by Angelica Leicht | May 12, 2021
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Food insecurity has been rampant in the U.S. during the pandemic. Here's how the direct payment checks have helped the number of hungry Americans plummet in recent weeks.
The past two months have had the IRS busy at work. Not only is it tax season, but the federal agency has made impressive headway with issuing the third round of stimulus checks to qualifying Americans.
The latest stimulus bill was signed into law by President Joe Biden in early March. It included $1,400 direct payment checks to qualifying Americans as part of the bill. And, the IRS began mailing out and depositing those into bank accounts on March 12, shortly after the American Rescue Plan was signed into law.
As of the last week of April, the IRS had disbursed approximately 163 million stimulus payments worth a total of about $384 billion. This money went to pay essential bills and other costs Americans had been struggling to cover since the start of the pandemic. And, unsurprisingly, new data is showing that the stimulus checks also went to filling empty pantries and refrigerators across the nation. Here's how the latest stimulus money has helped food insecurity numbers drop nationwide.
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Food insecurity and hunger have been major issues caused by the pandemic, but it looks like the money earmarked for Americans in the stimulus packages passed over the past year or so have had a significant impact on these problems.
In December 2020, the percentage of Americans facing hunger reached a pandemic-era high, with 13.7% of adults reporting that they either sometimes or often did not have enough to eat. In many cases, these food insecurity issues were caused or exacerbated by job losses, income cuts, and other financial problems caused by the pandemic.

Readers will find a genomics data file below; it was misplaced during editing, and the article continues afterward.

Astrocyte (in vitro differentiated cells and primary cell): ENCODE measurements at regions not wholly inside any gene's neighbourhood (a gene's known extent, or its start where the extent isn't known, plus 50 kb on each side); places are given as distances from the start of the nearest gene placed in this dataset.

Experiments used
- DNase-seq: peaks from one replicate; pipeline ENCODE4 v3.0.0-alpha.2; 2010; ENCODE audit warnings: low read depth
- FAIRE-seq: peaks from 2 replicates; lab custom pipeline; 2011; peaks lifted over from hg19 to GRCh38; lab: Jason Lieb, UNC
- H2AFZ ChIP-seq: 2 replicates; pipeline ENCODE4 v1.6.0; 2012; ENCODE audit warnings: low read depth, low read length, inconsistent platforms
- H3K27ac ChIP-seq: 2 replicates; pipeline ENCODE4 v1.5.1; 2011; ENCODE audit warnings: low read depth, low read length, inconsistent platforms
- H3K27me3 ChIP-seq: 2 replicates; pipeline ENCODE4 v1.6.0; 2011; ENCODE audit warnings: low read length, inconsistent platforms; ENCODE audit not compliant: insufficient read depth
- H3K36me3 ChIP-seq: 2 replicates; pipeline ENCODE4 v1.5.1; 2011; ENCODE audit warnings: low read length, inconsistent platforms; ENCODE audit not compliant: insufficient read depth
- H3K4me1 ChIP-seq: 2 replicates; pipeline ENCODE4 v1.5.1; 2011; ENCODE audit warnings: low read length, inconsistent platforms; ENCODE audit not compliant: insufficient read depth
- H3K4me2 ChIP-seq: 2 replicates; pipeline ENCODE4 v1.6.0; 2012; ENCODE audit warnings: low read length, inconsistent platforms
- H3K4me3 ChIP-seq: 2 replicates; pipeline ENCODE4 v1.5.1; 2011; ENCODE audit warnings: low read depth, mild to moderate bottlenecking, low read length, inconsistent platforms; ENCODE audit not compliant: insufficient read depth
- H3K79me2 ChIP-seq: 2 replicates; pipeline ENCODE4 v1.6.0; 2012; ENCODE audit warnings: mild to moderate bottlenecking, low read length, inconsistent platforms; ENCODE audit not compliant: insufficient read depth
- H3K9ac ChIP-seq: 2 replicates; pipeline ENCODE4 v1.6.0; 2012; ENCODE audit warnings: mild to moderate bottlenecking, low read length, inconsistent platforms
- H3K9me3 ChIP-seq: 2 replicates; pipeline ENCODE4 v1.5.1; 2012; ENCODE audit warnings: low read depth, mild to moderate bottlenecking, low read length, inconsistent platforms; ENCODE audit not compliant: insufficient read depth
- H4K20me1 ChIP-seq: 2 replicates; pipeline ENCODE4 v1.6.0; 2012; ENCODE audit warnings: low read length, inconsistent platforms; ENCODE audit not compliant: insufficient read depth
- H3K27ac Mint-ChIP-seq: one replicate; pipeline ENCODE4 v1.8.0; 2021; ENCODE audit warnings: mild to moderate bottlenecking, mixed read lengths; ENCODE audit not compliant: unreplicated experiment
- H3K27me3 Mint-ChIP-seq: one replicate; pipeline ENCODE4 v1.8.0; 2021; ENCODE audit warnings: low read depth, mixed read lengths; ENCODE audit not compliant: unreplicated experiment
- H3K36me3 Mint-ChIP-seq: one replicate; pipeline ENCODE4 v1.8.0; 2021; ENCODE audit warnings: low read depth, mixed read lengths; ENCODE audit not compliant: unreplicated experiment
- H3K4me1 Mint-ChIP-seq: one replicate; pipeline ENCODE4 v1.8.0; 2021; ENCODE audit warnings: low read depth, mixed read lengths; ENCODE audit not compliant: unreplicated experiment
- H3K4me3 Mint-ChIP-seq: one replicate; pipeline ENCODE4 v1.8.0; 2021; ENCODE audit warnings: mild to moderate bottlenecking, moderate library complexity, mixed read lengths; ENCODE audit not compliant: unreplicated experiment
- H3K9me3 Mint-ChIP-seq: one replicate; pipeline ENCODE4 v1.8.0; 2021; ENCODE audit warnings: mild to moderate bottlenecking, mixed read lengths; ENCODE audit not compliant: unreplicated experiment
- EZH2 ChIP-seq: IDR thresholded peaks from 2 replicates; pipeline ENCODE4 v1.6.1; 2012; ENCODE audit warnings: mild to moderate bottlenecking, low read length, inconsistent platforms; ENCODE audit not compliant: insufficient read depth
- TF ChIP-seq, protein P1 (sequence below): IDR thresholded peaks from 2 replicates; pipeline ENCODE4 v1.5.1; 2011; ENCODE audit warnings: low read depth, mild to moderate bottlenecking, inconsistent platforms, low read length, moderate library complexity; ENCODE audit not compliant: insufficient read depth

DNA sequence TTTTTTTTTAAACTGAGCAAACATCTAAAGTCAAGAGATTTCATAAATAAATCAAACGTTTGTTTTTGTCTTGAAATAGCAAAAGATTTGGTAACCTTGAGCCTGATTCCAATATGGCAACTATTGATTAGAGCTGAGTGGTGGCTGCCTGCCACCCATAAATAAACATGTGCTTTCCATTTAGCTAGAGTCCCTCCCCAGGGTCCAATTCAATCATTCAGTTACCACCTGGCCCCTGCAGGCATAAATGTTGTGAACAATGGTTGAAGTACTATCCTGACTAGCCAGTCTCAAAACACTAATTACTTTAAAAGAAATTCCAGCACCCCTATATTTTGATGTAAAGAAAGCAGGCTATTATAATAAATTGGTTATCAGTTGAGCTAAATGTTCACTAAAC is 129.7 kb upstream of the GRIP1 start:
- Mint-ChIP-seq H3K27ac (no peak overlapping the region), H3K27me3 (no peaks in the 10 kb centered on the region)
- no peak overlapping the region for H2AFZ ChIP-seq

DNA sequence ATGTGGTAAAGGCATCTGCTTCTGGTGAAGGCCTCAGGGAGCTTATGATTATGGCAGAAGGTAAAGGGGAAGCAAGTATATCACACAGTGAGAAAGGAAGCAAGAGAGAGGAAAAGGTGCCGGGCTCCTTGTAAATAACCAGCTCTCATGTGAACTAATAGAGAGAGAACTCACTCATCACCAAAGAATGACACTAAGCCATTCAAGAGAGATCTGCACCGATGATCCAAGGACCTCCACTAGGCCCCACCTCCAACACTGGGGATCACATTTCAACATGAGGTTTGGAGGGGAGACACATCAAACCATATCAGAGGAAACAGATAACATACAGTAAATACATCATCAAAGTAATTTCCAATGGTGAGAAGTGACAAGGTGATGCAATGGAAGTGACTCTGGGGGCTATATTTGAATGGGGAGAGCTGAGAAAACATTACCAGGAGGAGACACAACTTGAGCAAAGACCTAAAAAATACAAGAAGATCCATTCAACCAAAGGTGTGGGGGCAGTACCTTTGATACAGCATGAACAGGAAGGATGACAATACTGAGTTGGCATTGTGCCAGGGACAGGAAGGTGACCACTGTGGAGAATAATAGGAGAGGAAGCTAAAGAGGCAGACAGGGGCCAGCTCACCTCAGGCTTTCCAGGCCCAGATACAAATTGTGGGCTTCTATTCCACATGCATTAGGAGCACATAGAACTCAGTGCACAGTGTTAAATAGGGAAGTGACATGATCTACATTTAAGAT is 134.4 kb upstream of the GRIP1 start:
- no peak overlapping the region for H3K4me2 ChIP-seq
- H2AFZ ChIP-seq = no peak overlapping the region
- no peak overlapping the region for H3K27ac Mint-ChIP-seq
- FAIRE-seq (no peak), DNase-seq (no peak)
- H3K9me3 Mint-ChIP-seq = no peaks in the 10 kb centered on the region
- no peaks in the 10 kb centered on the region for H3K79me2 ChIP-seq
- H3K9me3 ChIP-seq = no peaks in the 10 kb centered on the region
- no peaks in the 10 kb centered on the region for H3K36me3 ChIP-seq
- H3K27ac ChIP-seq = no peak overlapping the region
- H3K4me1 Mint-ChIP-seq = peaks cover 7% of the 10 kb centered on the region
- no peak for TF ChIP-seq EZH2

While that number is concerning, the good news is that as of last week, the percentage of American adults dealing with hunger issues reached the lowest level it has been since the start of the pandemic.
According to the data released by the U.S. Census Bureau earlier this week, the percentage of adults living in households where there was sometimes or often not enough to eat dropped to 8% in late April 2021. That's a significant drop from December 2020 numbers.
It's also a significant drop from the month prior, when 11% of American adults reported that they sometimes, or often enough, did not have enough to eat.
And, the timing of this drop is no coincidence. As we saw with the first two rounds of stimulus checks, the number of hungry people in the nation dropped significantly after the third round of stimulus checks rolled out en masse to Americans.
It's not all related to increases in food stamps or other government aid, either. According to the Census' 2020 Household Pulse Survey, about 85.5% of Americans who had received a stimulus check in June of 2020 spent it on food.
According to the Census survey, lower-income households were much more likely to use their stimulus money for food. Adults in households with incomes of $25,000 or less reported to the Census that they planned to use their stimulus payments to meet expenses -- like food or other essential bills.